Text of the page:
Womenflare Presents: Unfiltered
Join Womenflare each week to hear about vital experiences and insights from women in technology roles, including those who are not in traditional engineering roles. We'll discuss a range of topics including challenges or wins as it pertains to supporting each other as women, day-to-day experiences, career development, and mentorship.
Before we get started, I'd like to tell you a bit about WomenFlare and what to expect in the upcoming episodes.
WomenFlare is an employee-led group here at Cloudflare.
Its mission is to inspire and elevate all who identify as women. Our program, Unfiltered, will cover topics such as career journeys and advancement stories, personal development strategies and tips, mentoring lessons learned, and more.
We're excited to be here and looking forward to having Unfiltered conversations with you all.
Stay tuned for upcoming episodes on Thursdays at 3 p.m. Pacific, 5 p.m.
Central, and 6 p.m. Eastern Standard Time. And before we get started, if any questions come up to our audience and you'd like to ask them, feel free to email livestudio at Cloudflare TV.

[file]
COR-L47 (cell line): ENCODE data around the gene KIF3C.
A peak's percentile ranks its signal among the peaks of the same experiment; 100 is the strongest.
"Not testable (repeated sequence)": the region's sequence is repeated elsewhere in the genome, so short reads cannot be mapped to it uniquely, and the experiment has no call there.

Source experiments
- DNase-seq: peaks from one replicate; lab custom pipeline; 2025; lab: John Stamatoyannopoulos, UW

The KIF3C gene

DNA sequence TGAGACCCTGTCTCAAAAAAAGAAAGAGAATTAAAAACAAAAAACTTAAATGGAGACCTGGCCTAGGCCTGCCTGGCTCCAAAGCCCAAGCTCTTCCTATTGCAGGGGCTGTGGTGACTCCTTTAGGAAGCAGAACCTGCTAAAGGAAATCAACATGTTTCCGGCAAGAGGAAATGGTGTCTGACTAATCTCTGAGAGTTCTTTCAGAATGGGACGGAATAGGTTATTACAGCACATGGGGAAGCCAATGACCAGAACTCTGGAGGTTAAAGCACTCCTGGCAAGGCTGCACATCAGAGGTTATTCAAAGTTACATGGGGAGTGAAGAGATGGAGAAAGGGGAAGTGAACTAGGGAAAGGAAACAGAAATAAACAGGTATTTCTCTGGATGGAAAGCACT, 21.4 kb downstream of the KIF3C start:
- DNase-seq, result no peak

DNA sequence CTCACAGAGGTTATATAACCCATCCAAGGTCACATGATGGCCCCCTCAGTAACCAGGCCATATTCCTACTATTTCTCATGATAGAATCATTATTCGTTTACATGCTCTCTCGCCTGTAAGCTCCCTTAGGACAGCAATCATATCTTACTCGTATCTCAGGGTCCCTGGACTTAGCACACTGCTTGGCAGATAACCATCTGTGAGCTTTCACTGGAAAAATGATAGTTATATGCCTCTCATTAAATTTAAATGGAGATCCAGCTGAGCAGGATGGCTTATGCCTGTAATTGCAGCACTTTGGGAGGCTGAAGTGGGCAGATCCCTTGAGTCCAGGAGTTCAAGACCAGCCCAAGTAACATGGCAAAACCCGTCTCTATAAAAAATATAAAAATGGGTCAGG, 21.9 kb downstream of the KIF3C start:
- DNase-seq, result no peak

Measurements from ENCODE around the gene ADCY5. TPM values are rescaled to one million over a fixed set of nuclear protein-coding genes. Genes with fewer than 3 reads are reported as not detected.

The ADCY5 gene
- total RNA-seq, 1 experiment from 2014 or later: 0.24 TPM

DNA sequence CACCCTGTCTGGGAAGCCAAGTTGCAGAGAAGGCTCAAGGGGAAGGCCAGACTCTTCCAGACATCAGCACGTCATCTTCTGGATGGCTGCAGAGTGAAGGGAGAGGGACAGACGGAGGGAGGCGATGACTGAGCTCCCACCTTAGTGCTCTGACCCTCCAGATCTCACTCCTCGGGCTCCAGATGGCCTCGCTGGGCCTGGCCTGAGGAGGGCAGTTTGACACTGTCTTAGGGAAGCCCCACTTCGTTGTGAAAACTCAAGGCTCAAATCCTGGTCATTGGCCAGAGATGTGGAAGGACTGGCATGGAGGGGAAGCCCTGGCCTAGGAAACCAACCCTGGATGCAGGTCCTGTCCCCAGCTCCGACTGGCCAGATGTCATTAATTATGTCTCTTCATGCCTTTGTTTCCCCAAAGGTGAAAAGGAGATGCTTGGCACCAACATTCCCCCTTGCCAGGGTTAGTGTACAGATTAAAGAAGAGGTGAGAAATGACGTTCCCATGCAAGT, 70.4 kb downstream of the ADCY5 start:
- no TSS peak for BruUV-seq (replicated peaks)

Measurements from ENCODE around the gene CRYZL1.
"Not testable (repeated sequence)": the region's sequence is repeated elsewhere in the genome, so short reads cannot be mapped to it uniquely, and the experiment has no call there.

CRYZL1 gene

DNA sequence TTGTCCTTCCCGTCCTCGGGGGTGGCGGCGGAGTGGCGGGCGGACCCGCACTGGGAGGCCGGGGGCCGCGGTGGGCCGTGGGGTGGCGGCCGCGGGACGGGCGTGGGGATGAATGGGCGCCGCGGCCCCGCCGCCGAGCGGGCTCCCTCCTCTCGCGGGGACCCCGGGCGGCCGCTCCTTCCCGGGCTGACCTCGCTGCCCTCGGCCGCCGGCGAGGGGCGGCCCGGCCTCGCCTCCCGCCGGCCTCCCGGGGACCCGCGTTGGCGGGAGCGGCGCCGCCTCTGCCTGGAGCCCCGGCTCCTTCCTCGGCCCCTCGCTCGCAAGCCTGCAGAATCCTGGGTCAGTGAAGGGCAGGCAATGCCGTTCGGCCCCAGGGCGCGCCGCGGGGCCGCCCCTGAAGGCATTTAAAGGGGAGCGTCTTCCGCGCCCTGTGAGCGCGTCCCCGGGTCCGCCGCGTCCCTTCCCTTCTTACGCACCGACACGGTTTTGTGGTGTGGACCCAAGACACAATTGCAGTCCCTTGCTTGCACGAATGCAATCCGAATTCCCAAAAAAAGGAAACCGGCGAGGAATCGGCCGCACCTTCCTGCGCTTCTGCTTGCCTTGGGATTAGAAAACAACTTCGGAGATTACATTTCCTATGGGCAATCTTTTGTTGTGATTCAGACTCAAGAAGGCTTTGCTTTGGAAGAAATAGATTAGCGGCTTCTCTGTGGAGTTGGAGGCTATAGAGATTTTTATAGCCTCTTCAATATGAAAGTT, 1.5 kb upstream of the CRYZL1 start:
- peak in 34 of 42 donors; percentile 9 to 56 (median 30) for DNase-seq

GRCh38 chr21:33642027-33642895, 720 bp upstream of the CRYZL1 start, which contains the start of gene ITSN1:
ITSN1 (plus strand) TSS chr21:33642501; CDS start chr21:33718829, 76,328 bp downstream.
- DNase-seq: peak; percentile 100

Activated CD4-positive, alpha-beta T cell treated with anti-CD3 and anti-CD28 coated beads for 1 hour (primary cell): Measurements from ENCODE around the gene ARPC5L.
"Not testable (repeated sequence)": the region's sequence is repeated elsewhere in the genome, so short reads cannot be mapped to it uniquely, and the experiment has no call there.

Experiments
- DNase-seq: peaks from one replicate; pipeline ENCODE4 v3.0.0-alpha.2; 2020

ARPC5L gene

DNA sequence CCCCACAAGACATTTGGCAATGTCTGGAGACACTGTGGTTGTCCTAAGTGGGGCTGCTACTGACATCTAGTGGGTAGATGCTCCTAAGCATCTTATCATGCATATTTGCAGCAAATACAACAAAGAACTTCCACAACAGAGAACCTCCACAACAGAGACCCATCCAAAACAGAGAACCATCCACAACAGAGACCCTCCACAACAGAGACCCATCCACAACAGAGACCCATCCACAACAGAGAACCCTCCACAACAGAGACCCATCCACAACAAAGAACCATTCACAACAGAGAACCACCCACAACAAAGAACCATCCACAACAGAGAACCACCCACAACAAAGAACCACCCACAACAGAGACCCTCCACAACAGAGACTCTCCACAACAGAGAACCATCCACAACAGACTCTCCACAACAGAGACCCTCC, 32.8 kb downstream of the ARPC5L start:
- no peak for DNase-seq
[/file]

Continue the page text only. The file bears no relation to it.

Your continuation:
Again, it's livestudio at Cloudflare TV. And I'll keep an eye and try and answer those towards the end.
Okay. So here with me is Fabienne from the load balancing team.
Maybe you'd like to introduce yourself. Hi, everyone. I'm Fabienne.
I'm a systems engineer in the load balancing team at Cloudflare. I've been with Cloudflare for one year and a half.
And yeah, I've been working as an engineer for 10 years now.
Yeah. Thank you. My name is Colleen Noonan, and I've been at Cloudflare since October of 2018.
And I'm a manager of the core SRE team in San Francisco at Cloudflare.
And yeah, we've got – maybe we can start by getting to know each other in terms of our day-to -day and what we're working on and what's interesting about our job.
I'll let you take it.
Okay. No pressure. So yeah, at Cloudflare, systems engineer make and maintains different Cloudflare products.
So I'm on the load balancing team, which takes care of the load balancing products and some associated features.
I'm personally an owner of the health checks feature. I've learned recently that it's not a product in terms of marketing, but a feature since it's included in the different pay-as-you-go plans.
But yeah, it's a distinct service from load balancing, but it has some shared history.
So yeah, we made that last year, and now we are maintaining it.
And also, yeah, working on some future products.
Day-to-day is – it kind of depends on the day. There's a part of maintenance, checking that everything is still running, reacting if there are alerts or if there are questions from customers or other teams.
And so yeah, some good to write, some bugs to fix.
I actually – I did a search for your name in Google just to see if I can get to know you more and be more prepared.